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This draft working paper, prepared for a French academic forum entitled “American Law Today: Identity, Mutations, and Debate,” is a brief essay on the current and potential future extraterritorial reach of Section 10(b) of the Securities Exchange Act of 1934, as amended, and Rule 10b-5 adopted by the U.S. Securities and Exchange Commission under Section 10(b). The essay does three principal things. First, it summarizes the key antifraud rules in context. Next, it describes (in brief) the history and current state of the academic and political debate on the extraterritoriality of Section 10(b) and Rule 10b-5 (including commentary on the U.S. Supreme Court’s opinion in Morrison v. Nat’l Austl. Bank Ltd. and reactions to the recently released report of the Securities and Exchange Commission in compliance with Congress’s mandate under the Dodd-Frank Wall Street Reform and Consumer Protection Act). Finally, before briefly concluding, the essay suggests a way forward for Congress in light of the current state of the extraterritoriality debate.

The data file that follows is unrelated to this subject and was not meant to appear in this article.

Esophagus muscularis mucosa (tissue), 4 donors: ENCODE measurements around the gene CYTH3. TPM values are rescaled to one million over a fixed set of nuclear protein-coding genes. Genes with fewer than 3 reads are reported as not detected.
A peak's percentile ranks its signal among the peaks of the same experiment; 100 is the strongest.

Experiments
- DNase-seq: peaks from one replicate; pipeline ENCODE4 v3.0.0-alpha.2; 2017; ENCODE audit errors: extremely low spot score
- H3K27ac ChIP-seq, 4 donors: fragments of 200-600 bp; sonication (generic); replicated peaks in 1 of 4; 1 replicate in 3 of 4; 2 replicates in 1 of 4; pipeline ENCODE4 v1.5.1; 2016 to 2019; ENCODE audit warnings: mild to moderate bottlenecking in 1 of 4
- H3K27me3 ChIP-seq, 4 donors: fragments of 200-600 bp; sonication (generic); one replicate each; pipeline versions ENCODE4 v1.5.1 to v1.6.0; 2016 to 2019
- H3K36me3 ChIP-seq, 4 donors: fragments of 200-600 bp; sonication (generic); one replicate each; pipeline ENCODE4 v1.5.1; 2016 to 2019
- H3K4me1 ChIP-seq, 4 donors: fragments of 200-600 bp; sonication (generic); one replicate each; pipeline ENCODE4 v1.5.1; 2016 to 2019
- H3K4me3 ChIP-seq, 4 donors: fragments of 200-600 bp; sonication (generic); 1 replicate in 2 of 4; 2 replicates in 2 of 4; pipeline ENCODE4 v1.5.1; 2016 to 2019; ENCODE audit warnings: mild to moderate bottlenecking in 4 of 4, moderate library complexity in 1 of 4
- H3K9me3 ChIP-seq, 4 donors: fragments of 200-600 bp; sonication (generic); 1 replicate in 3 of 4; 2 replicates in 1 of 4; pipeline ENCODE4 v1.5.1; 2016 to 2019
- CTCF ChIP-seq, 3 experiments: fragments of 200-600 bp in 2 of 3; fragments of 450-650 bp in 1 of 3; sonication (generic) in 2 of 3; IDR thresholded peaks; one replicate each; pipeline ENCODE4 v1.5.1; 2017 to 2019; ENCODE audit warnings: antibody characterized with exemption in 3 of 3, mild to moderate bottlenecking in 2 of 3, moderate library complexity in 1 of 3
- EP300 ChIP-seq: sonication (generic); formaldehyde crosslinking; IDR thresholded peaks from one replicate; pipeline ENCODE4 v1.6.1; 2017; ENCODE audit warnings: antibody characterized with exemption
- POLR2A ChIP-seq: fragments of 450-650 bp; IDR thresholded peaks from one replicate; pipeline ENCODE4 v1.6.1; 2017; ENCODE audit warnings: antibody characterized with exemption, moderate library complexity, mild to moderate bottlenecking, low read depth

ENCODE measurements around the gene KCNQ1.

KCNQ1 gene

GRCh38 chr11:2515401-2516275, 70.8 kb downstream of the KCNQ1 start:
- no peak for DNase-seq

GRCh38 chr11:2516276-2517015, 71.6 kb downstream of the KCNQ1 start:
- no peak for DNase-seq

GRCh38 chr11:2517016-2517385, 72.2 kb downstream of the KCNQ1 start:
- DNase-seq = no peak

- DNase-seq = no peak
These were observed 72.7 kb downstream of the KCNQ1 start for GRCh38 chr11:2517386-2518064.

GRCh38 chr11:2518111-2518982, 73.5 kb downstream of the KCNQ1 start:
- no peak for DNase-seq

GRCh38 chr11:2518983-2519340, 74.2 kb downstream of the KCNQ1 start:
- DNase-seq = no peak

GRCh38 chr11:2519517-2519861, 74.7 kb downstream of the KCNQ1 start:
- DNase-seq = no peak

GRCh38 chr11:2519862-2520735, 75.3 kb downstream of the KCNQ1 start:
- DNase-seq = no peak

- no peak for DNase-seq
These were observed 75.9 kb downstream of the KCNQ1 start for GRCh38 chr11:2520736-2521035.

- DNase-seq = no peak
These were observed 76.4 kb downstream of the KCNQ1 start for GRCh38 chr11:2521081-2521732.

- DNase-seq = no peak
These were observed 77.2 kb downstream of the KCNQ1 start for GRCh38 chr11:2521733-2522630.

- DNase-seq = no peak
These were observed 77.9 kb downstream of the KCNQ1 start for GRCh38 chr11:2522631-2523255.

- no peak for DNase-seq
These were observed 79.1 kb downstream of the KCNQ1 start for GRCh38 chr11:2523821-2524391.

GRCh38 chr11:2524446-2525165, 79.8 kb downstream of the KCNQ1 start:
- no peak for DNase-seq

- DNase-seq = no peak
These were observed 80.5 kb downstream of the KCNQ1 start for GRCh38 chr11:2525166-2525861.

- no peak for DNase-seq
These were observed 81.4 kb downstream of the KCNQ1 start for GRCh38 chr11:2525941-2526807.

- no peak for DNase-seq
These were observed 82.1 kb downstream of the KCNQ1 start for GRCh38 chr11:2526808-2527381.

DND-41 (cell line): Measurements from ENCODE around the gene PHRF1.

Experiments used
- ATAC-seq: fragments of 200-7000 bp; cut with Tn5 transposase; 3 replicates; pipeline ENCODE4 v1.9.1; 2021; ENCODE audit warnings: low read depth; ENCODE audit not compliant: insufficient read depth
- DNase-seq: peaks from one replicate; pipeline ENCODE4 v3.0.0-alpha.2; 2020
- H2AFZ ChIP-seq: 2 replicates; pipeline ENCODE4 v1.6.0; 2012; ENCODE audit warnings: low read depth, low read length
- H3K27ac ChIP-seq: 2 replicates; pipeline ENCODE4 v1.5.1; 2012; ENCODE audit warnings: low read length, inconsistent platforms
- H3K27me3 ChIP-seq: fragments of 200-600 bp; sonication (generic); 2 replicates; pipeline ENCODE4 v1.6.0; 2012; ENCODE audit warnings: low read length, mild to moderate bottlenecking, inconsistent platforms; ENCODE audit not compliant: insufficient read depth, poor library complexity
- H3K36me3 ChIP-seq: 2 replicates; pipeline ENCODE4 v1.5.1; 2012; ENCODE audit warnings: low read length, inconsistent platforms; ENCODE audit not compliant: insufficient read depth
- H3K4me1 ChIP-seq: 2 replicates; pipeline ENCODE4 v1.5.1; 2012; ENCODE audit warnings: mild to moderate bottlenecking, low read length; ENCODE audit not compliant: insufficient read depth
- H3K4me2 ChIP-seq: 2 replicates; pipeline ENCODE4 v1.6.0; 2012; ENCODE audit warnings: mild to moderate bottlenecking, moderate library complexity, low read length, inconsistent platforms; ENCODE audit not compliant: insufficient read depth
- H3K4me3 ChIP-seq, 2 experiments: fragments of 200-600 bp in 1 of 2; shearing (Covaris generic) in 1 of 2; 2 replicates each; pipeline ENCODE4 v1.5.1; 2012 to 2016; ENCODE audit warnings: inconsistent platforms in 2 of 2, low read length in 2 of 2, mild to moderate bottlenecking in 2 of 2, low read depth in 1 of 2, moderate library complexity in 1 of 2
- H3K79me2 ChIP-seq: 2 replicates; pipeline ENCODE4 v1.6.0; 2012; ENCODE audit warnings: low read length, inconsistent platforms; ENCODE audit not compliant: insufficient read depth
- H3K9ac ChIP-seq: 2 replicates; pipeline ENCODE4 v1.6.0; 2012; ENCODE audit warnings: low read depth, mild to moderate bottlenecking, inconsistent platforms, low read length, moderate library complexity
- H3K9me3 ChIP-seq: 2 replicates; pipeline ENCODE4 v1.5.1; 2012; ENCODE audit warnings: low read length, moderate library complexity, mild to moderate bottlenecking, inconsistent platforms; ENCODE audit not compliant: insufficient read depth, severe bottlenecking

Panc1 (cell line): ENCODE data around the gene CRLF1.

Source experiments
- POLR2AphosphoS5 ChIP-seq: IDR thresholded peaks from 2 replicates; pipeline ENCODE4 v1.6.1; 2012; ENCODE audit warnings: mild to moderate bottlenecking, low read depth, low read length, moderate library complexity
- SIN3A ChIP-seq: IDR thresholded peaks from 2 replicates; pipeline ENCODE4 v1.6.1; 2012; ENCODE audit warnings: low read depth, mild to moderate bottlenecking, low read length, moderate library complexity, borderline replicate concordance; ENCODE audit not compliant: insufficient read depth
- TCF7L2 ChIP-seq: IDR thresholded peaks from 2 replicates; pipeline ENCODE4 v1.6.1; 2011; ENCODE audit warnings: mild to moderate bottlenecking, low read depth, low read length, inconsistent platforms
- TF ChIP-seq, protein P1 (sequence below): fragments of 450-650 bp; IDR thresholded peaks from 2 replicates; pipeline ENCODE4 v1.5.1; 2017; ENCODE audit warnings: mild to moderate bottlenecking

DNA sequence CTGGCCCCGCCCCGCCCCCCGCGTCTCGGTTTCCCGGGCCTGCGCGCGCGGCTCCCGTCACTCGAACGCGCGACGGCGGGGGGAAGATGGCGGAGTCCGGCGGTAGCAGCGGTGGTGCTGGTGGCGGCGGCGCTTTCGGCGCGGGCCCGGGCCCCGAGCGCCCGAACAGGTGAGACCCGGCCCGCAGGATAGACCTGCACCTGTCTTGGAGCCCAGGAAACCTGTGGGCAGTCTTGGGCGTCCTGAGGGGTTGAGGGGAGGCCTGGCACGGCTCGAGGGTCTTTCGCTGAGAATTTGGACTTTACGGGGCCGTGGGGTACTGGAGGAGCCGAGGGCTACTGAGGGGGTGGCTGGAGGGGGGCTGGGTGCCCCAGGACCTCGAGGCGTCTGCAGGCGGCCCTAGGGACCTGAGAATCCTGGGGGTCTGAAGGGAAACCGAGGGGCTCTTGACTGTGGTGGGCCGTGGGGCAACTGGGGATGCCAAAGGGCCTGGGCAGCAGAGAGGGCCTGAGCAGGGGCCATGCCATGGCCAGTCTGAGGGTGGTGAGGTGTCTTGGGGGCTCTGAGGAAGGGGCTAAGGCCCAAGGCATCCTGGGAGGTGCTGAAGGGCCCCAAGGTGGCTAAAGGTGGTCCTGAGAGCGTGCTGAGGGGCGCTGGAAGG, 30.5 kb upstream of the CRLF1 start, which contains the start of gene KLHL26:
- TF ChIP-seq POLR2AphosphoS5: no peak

The essay has a very simple general premise: that Congress should clarify the extraterritorial reach of Section 10(b) and Rule 10b-5 and ground its rule firmly in applicable policy: namely, the protection of U.S. investors and markets.

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